2. describe the basis used for deferral (i.e., the method the taxpayer uses in its applicable financial statement or how the taxpayer determines amounts earned, as applicable);

    3. provide a redacted copy of representative actual contracts or representative sample contracts relating to the advance payments and indicate the particular parts of the contract(s) that are relevant to the requested change;

    4. if the taxpayer makes an allocation to which section 5.02(4)(a) of this revenue procedure applies, include a representation that the claimed allocation is based on objective criteria and a description of the criteria used for the allocation;

    5. if the taxpayer has advance payments to which the method under section 5.02(3)(b)(i) applies, describe the statistical basis used to determine when the advance payments are earned and describe the data and methodology used to develop the statistical basis; and

    6. if the taxpayer has advance payments to which the method under section 5.02(3)(b)(iii) applies, provide an explanation of how the basis used for deferral results in a clear reflection of income.

.04 Changes to an Overall Accrual Method and the Deferral Method.

  1. Automatic change.

    1. In general. This section 8.04(1) applies to a taxpayer that qualifies under section 8.02 of this revenue procedure to change automatically to the Deferral Method and that either —

      1. qualifies under Rev. Proc. 2002-9 to change automatically to an overall accrual method or to an overall accrual method in conjunction with the recurring item exception of § 461(h)(3) (see section 5.01(1)(a)(i) or (ii) of the Appendix of Rev. Proc. 2002-9), or

      2. is required to change to an overall accrual method under § 448 for the first taxable year it is subject to § 448 (“first § 448 year”) and otherwise would be required to make the change under the provisions of § 1.448-1(h)(3).

    2. Application. A taxpayer described in section 8.04(1)(a) of this revenue procedure must follow the automatic change in method of accounting provisions in Rev. Proc. 2002-9 (or its successor) (including all the requirements of section 5.01 of the Appendix of Rev. Proc. 2002-9), with the following modifications —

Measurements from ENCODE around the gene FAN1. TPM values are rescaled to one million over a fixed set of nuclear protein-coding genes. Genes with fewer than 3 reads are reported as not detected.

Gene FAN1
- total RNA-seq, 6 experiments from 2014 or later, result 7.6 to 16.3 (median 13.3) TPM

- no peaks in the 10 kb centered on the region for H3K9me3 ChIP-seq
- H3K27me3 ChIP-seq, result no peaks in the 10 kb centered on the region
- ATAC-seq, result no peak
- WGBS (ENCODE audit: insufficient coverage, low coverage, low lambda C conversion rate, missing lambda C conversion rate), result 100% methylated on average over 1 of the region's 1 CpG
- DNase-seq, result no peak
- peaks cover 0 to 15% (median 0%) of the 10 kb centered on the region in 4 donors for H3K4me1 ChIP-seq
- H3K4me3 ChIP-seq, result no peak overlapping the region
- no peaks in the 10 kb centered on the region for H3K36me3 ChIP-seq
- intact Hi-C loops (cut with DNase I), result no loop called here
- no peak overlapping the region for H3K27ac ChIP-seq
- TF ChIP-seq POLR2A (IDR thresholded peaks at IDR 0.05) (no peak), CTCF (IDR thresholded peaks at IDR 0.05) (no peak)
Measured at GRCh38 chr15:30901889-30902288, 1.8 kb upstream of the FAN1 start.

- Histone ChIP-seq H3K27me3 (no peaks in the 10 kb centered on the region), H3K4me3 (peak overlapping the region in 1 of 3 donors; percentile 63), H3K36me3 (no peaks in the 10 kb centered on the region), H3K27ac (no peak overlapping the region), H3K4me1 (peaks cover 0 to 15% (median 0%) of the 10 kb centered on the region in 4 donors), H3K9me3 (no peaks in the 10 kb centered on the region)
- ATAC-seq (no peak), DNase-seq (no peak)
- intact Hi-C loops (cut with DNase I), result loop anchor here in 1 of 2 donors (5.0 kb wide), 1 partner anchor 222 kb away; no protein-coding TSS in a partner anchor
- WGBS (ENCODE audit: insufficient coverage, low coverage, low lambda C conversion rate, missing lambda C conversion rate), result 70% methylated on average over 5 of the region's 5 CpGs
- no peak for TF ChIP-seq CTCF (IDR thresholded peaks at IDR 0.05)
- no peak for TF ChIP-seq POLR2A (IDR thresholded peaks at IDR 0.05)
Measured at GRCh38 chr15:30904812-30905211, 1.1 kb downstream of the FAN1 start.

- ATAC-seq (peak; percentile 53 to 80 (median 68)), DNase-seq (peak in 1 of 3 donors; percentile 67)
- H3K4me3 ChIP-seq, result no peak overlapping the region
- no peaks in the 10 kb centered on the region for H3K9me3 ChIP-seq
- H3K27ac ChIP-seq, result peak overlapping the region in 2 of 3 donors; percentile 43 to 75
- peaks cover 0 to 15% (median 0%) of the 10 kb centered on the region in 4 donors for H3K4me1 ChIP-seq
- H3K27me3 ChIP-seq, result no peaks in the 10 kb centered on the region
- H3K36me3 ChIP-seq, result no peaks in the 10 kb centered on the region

1. The taxpayer must file a single Form 3115 for both changes;

      2. The taxpayer must include both change number 30 and change number 84 on Line 1a of Form 3115;

      3. The taxpayer must complete all parts of Form 3115 that are applicable to both the change to an overall accrual method and the change to the Deferral Method (see section 8.02(3) of this revenue procedure);

      4. For changes under section 8.04(1)(a)(i) of this revenue procedure, the taxpayer must complete Schedule A (computation of the § 481(a) adjustment) of Form 3115, including line 1b (income received or reported before it was earned), and must take the net § 481(a) adjustment into account as provided in section 5.04 of Rev. Proc. 2002-9 or section 2.02 of Rev. Proc. 2002-19, as applicable; and

      5. For changes under section 8.04(1)(a)(ii) of this revenue procedure, the taxpayer must complete Schedule A (computation of the § 481(a) adjustment) of Form 3115, including line 1b (income received or reported before it was earned), and must take the net § 481(a) adjustment into account as provided in § 1.448-1(g)(2)(i), (g)(2)(ii), or (g)(3), as applicable.

  2. Advance consent change.

    1. In general. A taxpayer within the scope of this revenue procedure that wants to change to the Deferral Method under section 8.03 of this revenue procedure, and also wants to change to an overall accrual method or to an overall accrual method in conjunction with the recurring item exception, must request to make both changes by filing one Form 3115, and the taxpayer must follow the change in method of accounting provisions in Rev. Proc. 97-27. Only one user fee is required for these changes. See section 5.01(3) of the Appendix of Rev. Proc. 2002-9. The taxpayer must complete all parts of Form 3115 that are applicable to both the change to an overall accrual method and the change to the Deferral Method (see section 8.03(2) of this revenue procedure).

    2. First § 448 year and Deferral Method change. A taxpayer within the scope of this revenue procedure that wants to change to the Deferral Method under section 8.03 of this revenue procedure and is required to change to an overall accrual method under § 448 for its first § 448 year must make the change under the provisions of § 1.448-1(h)(3). Only one user fee is required for these changes and the taxpayer must complete all parts of Form 3115 that are applicable to both the change to an overall accrual method and the change to the Deferral Method (see section 8.03(2) of this revenue procedure).